Homemade Grand Marnier

Confession: I’ve held out on you guys for a while now. I’m not really sure why it’s taken me so long to post this recipe, I’ve been making my own Grand Marnier for years and its really fabulous! I learned how to make this from my friends Mary and Dori – they’ve been doing this for years and are certainly pros at it!

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Grand Marnier is an orange flavored liquor that is typically mixed into margaritas and other tasty drinks. I would consider it a staple for any home bar. It tends to be pretty expensive, so this homemade version is significantly cheaper and tastes better. It’s really simple to make, but it takes a little bit of waiting. So I’d recommend you get yourself some oranges and make it this weekend, then you can enjoy it all summer long! It also makes really great gifts.

I’ve included some step by step photo’s on the process as well as the recipe at the bottom of the post.

For the first part you’ll start with these ingredients:

  • 8-10 oranges – you’ll want unsprayed or organic oranges, since we will be using the peels
  • 1.75 liter bottle of Brandy – honestly I don’t think the brand matters much here
  • A large glass jar – You will want something with a wide opening to get the orange peels in and out. I found my jar at Sprouts, but you could also use a giant Costco sized pickle jar (washed out really, really well).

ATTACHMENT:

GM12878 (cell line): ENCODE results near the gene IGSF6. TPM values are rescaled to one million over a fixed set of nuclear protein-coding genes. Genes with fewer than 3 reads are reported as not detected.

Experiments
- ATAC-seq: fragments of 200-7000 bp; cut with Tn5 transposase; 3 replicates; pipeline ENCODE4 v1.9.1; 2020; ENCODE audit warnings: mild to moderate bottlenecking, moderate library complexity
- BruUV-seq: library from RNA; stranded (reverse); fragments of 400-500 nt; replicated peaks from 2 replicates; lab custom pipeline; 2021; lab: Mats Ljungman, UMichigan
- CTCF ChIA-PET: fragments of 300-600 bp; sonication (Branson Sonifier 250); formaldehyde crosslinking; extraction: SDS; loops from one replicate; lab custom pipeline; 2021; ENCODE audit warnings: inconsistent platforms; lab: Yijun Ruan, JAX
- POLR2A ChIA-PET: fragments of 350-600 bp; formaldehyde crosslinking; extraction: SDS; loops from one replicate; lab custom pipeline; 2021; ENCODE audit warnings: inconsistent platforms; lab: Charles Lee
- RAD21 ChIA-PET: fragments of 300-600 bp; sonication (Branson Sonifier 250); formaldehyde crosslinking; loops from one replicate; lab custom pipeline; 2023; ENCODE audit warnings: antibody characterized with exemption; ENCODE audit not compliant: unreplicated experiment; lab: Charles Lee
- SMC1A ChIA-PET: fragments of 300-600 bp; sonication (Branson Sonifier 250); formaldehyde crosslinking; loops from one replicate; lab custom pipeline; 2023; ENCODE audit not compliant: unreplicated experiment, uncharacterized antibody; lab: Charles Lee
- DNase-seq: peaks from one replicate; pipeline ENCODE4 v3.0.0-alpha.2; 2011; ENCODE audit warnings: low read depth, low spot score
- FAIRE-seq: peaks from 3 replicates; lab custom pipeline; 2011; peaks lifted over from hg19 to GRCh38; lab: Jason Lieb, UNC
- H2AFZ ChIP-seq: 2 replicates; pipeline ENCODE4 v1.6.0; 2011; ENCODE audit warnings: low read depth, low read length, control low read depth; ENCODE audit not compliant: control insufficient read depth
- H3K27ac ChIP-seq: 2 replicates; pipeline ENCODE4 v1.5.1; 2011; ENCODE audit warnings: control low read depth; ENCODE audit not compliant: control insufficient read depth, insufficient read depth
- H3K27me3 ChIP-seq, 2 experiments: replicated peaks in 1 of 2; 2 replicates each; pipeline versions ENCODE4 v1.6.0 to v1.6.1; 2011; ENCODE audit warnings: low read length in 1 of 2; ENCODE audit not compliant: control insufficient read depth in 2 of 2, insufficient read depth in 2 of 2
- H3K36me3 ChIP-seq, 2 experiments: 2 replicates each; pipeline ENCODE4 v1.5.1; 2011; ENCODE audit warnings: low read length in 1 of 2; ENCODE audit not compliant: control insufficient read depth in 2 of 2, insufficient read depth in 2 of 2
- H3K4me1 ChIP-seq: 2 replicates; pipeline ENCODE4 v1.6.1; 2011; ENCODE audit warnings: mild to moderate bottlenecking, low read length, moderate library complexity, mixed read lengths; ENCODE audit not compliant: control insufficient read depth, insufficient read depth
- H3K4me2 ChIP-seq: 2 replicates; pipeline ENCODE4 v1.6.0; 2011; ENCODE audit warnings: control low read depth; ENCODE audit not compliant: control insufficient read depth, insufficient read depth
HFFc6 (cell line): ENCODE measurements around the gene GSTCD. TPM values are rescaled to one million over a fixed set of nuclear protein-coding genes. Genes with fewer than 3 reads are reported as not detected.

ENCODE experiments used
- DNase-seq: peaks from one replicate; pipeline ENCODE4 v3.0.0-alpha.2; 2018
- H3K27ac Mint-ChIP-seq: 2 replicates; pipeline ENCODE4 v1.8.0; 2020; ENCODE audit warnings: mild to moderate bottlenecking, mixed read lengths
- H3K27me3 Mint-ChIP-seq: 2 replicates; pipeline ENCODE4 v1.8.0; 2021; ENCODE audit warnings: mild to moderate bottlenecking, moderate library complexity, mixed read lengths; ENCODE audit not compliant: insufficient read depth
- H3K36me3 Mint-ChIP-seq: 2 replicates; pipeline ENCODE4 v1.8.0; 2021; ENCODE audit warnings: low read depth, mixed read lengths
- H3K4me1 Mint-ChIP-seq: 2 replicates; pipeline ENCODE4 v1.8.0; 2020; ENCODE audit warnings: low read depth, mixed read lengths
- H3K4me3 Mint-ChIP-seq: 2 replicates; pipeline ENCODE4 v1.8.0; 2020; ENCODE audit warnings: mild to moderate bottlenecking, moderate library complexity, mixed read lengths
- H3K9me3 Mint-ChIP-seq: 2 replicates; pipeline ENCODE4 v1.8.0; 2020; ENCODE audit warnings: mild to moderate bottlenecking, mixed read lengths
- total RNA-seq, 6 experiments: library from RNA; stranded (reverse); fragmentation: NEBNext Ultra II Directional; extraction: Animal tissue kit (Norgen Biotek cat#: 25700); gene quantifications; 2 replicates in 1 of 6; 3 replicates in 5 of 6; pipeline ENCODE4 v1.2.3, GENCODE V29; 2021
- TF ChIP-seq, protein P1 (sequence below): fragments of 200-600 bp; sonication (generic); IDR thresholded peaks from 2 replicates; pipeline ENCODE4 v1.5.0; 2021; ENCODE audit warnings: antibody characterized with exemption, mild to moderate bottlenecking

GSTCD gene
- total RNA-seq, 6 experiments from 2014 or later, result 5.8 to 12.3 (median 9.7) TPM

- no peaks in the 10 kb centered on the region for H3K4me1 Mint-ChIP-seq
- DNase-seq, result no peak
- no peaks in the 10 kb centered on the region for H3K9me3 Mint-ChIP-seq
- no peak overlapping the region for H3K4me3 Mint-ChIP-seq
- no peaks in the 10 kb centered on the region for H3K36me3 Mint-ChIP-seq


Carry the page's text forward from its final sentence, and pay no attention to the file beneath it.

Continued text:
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Rinse and dry all of the oranges, then gently remove the surface layer of the peel with a vegetable peeler.

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You want to be really careful not to get any of the white pith below the orange part. It’s really bitter and wont add a very nice flavor to your Grand Marnier.

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It will probably take a few tries before you get it down and it’s a little time consuming at first. If you do get some of the white pith, you can gently scrape the peel with a pairing knife to remove it.

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Once you have peeled all of the oranges, put them into your glass jar.

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Pour in the entire bottle of brandy and put the lid on the jar. Store the jar in a cool, dry place for 30 days. I like to check on it once every few days and give the jar a little swirl to mix up the contents. Sometimes when I’m making it I feel like I should be on Moonshiners Winking smile

***wait 4 weeks***

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After brandy mixture has been stored for 4 weeks, Stir together 1 cup of water and 2 cups of sugar in a medium saucepan over medium-high heat, until sugar is completely dissolved. Let sugar mixture (simple syrup) cool completely.

Meanwhile, Pour the brandy/orange peel mixture through a fine mesh strainer.

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Throw away all of the orange peels from the jar. Add the cooled simple syrup to the brandy mixture.

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Line the strainer with a coffee filter and pour the Grand Marnier through the filter. Once all of the mixture has filtered through replace with a new filter and strain again. Repeat this process 2-4 more times until Grand Marnier is clear.

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Transfer the Grand Marnier to bottles and refrigerate before serving. Store in the refrigerator or freezer for up to 1 year.